As shown in FIGS. 1 and 2, the T-block is mounted on the adapter such that it is slightly to one side and a little below the central axis of the coil. The purpose of this is to balance the combined weight of the carriage assembly and the receiver assembly, so that the motor drive force is applied to the dynamic center of mass of the entire moving assembly. The location of the cart 24 and the rectangular member 39, or the cart 82 and the arm member 73, at the opposite extremities of the adapter allows the carriage to telescope over the end of the motor as the coil is retracted. The fact that the cart 24 or 82 and member 39 or 73 extend from the rear surface of the adapter toward the motor leaves the opposite surface of the adapter open. This allows easy access to the receiver assembly to mount and adjust the head-arm assemblies and also provides room in which to locate the leads for the read/write heads.

Obviously, many modifications and variations of the present invention are possible in the light of the above teachings. It is therefore to be understood that within the scope of the appended claims, the invention may be practiced otherwise than as specifically described.

What we claim is:

1. In a direct access data storage device including one or more data storage discs mounted for rotation about a common axis, an array of read/write heads and an actuator, apparatus for supporting the array and translating motion of the actuator into precise linear movement of the read/write heads along an extension of a diameter of the discs, including:

a precision rail positioned at one side of and in overlapping relation with the actuator and extending parallel to the extension of a diameter of the discs;

a support member adjacent the actuator and spaced from the rail;

a carriage including an elongated adapter and two spaced arm members protruding therefrom, the first arm member being positioned on the rail and the second arm member being supported by the support member through a roller bearing mounted in alignment with and spaced from the extension of the disc diameter, the first arm member guiding the carriage in a precise linear path axially of the rail and along the extension of the disc diameter with low, uniform frictional resistance.

2. Apparatus as defined in claim 1 wherein:

the transducer includes fixed and movable elements, the fixed elements being mounted adjacent the actuator and the movable element being mounted on the carriage for horizontal movement in approximately the plane of the mean head position of the array.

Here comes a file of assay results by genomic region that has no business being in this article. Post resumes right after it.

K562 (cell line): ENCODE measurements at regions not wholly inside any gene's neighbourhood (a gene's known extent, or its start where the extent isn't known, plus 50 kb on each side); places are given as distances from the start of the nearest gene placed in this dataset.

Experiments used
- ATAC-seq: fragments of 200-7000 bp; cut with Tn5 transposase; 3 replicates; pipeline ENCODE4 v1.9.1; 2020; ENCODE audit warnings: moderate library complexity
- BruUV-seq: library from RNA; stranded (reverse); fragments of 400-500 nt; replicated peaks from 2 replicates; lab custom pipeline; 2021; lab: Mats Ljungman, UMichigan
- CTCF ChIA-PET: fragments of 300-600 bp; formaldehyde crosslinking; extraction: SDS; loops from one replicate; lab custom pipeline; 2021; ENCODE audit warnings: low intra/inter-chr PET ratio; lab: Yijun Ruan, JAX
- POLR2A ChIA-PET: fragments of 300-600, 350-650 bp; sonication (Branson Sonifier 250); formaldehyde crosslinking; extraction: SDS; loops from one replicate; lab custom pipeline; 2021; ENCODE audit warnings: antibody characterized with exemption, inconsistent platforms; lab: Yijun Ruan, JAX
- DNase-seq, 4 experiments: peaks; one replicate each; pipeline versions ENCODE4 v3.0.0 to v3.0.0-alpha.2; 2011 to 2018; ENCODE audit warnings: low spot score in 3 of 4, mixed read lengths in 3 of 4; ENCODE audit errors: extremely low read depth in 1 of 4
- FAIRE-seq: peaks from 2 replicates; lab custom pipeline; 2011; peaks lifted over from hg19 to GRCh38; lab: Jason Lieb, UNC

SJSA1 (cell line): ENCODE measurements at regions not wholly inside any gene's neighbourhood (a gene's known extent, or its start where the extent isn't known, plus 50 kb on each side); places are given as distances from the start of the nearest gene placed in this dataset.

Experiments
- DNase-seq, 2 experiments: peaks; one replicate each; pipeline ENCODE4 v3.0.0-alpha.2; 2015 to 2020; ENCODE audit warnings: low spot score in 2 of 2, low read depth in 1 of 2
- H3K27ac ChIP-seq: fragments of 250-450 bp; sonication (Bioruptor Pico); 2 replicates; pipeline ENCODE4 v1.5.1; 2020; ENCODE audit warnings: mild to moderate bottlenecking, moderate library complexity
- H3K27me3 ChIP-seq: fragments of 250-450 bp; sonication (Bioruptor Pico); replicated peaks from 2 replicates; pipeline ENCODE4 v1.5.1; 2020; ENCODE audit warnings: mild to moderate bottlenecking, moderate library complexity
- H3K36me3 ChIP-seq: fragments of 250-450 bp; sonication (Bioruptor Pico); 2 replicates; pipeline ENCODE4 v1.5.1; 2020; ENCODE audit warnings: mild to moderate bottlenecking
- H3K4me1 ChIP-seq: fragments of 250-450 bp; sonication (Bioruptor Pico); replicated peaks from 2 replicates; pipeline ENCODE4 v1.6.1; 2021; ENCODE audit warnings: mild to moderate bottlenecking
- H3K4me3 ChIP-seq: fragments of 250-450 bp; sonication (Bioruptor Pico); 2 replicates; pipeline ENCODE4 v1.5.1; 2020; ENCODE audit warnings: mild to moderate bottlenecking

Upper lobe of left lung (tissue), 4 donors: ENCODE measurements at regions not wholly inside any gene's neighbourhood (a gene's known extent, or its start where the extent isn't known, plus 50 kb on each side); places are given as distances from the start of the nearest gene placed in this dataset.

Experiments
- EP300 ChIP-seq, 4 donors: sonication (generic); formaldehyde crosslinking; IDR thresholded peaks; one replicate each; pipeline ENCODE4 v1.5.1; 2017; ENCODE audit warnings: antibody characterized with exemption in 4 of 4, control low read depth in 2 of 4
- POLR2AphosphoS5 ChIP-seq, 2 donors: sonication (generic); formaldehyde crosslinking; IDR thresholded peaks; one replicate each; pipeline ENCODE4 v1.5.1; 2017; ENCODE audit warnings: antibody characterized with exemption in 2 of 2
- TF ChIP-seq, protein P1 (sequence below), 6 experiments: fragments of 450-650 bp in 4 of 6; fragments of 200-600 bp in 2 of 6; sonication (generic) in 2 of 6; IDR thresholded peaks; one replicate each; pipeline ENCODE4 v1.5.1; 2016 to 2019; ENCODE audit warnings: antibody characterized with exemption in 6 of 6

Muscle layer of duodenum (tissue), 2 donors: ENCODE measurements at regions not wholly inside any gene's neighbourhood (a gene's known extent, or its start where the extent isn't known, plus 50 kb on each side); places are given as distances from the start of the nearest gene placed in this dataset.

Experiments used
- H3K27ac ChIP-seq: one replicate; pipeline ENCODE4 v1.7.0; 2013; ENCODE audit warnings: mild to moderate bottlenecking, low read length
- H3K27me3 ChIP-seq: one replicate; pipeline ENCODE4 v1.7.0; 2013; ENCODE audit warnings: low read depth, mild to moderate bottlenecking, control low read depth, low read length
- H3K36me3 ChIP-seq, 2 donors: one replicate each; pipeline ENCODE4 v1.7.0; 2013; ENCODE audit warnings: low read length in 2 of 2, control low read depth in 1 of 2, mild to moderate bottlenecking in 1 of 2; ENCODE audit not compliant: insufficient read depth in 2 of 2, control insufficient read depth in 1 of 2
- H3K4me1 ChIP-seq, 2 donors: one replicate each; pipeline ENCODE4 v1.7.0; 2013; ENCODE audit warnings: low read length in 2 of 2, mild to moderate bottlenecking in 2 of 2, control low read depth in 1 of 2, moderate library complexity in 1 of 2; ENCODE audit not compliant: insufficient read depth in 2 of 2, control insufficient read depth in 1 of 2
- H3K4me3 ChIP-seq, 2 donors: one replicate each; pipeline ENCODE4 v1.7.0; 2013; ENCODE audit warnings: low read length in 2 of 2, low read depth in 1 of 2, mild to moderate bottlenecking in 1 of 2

3. Apparatus as defined in claim 2 wherein:

the carriage is a generally U-shaped member formed by the first arm member, the adapter and the second arm member; and

the first arm member is an elongated structure in which are mounted two right-angle roll assemblies which are spaced apart and which are spring loaded against the rail.

4. Apparatus as defined in claim 3 wherein:

the second arm member is an elongated structure having planar upper and lower surfaces, the lower surface being spring loaded against a roller bearing on the support member and the upper surface supporting the movable element of the position transducer.

5. Apparatus as defined in claim 3 wherein:

the second arm member is an elongated structure supporting a roller bearing at a point removed from the adapter, the roller bearing being spring loaded against a bearing surface on the support member.

Referenced by
Citing PatentFiling datePublication dateApplicantTitle
US3721967 *Aug 2, 1971Mar 20, 1973IbmHead carriage assembly for magnetic disk storage drive
US3768083 *Aug 10, 1972Oct 23, 1973Information Storage SystemsBaseplate assembly for a disc drive
US3838455 *Mar 5, 1973Sep 24, 1974IbmHead carriage assembly for magnetic disk storage apparatus
US4247794 *Mar 27, 1978Jan 27, 1981International Business Machines CorporationLinear actuator
US4475136 *Jul 20, 1982Oct 2, 1984Basf AktiengesellschaftDevice for positioning objects which have a low mass
US4745503 *Feb 24, 1986May 17, 1988Kabushiki Kaisha ToshibaLinear actuator for moving a recording/reading head in an access direction relative to a recording disc
US4974107 *Oct 18, 1988Nov 27, 1990Microscience International CorporationHigh performance linear actuator for memory storage device
DE2326663A1 *May 25, 1973Mar 7, 1974Information Storage SystemsSpeichervorrichtung
DE2408225A1 *Feb 21, 1974Sep 12, 1974IbmZugriffsvorrichtung fuer magnetkoepfe
Classifications
U.S. Classification360/266.5, G9B/5.187
International ClassificationG11B5/55
Cooperative ClassificationG11B5/5521
European ClassificationG11B5/55D